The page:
The Physician Leader, Part 2

What physicians and organizations need to know in the era of population health

Physician leaders are no longer made by 50 years spent in a facility, a steakhouse handshake, or a close relationship with a board member. Physician leadership positions today require quality-and qualifications. And candidates are getting serious about it. When Jordan Search Consultants recruits for physician leadership positions, we find that more than 50% of the candidates we are considering have engaged a career coach to help them improve the business side of their CV. The competition for a physician leadership role is fierce-and rightly so; these positions will be responsible for defining healthcare in the next decade and beyond.

How Can Organizations Recruit the Right Physician Leaders?

There is a strong correlation between physician-led hospitals and high hospital quality scores. Multiple studies have found that the best performing hospitals are led by physicians; overall hospital quality scores can be up to 35% higher when a physician is helming the organization. John Combes, MD and president and COO of the American Hospital Association’s Center for Healthcare Governance agrees that clinical leadership is imperative to improving the health of populations: “Putting physicians in leadership roles is critical to making the shift towards value.”

But organizations can’t just put any physician in a leadership role; they need to put the right physician there. To that point, more than 20% of the physician candidates Jordan Search Consultants assesses indicate interest in a leadership opportunity; of those, 10% or less are qualified to assume a leadership position in the current healthcare environment.

In addition to prioritizing candidates with a business, leadership or management degree, organizations should shortlist physicians with the following qualities:

  • Listener: A physician leader must be able to listen-and really hear-what colleagues are saying in order to make informed, collaborative decisions. Good listening skills often translate to enhanced conflict management abilities, too.
  • Connector: Part mediator, part listener, part intelligent communicator, a physician leader must be able to build a sense of connectivity among people and across systems.
  • Learner: A physician leader must demonstrate an insatiable curiosity-about technology, the new value as opposed to volume financials and cost centers. They must display an interest in broad, strategic matters that will add value to the organization and demonstrate a keen understanding of the competitive landscape and the overall healthcare environment.
  • Collaborative Communicator: A clinical leader must be able to articulate a value proposition to which people want to contribute. They must be able to communicate effectively at all levels of an organization and to encourage others to share their views in an open and non-judgmental environment.
  • Inspirer: With a sense of commitment to a shared purpose, much can be accomplished. That’s why a physician leader must be able to engage, develop, and motivate others to build consensus.
  • Facilitator: When evaluating for leadership, look for candidates who have skills and experiences that match the organization’s vision. Individuals who are leaders facilitate the success of others. Identify candidates who seem comfortable in facilitating and navigating change; those will be the nimble leaders today’s healthcare organization needs.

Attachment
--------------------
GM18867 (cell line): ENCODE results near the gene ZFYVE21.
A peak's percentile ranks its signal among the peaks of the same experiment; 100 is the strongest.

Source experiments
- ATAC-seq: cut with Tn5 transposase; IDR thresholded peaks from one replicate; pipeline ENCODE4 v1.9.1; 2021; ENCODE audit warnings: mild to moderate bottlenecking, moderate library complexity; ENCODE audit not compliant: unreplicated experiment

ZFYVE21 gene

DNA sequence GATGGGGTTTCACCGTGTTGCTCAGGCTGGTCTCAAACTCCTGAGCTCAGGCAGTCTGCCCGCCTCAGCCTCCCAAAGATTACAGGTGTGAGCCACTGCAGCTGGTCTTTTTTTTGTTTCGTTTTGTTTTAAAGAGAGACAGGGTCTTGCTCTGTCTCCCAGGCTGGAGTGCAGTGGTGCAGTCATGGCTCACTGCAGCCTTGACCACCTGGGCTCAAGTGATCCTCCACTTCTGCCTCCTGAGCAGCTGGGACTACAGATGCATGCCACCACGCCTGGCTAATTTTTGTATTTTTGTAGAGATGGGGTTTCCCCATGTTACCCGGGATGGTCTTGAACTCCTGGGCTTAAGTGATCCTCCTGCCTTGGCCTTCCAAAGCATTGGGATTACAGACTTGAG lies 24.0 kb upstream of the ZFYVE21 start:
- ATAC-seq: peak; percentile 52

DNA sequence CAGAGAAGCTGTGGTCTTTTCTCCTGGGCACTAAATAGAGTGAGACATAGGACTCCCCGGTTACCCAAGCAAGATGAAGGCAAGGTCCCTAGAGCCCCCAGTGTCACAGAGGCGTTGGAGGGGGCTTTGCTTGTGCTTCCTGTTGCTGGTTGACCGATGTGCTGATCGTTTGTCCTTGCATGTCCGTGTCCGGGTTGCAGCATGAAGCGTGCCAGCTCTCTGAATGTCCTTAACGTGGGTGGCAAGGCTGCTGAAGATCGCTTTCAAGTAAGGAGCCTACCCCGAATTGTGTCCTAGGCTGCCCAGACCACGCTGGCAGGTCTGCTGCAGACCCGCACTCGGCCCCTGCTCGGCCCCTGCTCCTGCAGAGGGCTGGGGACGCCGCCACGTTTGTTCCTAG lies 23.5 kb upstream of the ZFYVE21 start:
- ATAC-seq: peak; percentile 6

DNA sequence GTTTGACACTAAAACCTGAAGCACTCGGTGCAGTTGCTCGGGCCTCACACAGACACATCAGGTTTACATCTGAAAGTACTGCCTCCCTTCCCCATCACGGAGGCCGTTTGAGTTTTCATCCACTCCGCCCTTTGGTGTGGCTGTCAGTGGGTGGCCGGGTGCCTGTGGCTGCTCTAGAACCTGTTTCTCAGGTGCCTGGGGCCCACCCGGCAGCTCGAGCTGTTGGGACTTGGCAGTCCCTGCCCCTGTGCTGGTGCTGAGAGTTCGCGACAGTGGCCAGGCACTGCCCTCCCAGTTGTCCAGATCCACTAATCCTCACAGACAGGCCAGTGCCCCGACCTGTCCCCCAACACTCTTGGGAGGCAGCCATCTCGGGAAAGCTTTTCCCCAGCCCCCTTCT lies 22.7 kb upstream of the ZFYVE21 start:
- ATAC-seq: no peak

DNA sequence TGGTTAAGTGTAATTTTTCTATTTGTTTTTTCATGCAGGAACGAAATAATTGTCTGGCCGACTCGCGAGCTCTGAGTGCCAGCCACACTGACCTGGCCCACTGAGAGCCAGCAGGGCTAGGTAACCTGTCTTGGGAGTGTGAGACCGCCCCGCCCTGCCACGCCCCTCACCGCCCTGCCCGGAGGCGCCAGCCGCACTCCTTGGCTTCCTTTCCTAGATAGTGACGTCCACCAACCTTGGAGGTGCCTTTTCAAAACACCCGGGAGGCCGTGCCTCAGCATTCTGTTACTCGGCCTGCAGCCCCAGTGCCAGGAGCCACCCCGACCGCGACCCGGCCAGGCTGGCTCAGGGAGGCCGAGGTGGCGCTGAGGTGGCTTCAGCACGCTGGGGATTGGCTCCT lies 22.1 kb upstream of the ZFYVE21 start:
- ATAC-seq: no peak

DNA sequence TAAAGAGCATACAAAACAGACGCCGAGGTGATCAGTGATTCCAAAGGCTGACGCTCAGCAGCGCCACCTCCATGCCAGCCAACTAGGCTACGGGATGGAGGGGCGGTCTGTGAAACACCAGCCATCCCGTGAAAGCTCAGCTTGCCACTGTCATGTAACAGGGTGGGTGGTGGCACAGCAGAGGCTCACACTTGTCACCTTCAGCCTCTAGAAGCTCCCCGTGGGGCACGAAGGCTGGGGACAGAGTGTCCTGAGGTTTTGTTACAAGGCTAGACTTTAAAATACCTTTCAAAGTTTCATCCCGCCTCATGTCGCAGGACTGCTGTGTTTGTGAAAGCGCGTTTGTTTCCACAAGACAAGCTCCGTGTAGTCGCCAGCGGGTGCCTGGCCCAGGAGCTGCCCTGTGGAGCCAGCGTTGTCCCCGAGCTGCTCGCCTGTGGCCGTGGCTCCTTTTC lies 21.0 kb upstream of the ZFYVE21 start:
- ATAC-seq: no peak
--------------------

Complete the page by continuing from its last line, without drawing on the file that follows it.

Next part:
According to Dr. David Nash, founding dean of the Jefferson College of Population Health at Thomas Jefferson University, this list should continue to evolve. “I think we are taking the right steps right now to be successful in the healthcare environment in the near future,” he said. “We have taken massive strides towards more comprehensively educating physicians who have shown a propensity for leadership, but as the healthcare industry continues to evolve, the qualities of a competent physician leader should similarly change.”

With more and more organizations putting “leadership” at the top of their skill wish lists for physicians, organizations can forge ahead by breaking leadership into a set of desirable qualities and traits. By more clearly defining leadership, facilities can better assess potential leadership candidates who embody the characteristics needed to accomplish the organization’s strategic goals.

Final Thoughts

In the era of population health management, the need for competent physician leaders will increase exponentially. Not only will primary care physicians (PCPs) direct care management teams to manage patient populations, but advanced practice providers, nurses, social workers, pharmacists and other non-clinical workers will also be required to lead teams and colleagues. The new paradigm necessitates it, but the statistics for best practices support it. According to a white paper published by the American Association for Physician Leadership, there is a link between physician leadership and organizational success; 21 of the 29 pioneer Accountable Care Organizations that earned bonuses from the Centers for Medicare and Medicaid Services were organizations led by physicians. Effective clinical leaders will be the determining factor for success and growth in this new healthcare environment; as such, it is imperative that physicians are well-equipped to lead and organizations are prepared to better evaluate effective leaders. The competent, effectual physician leader appropriately employed by a strategic, visionary organization will create the dynamic needed to successfully navigate this new era of healthcare and improve the health of populations nationwide.

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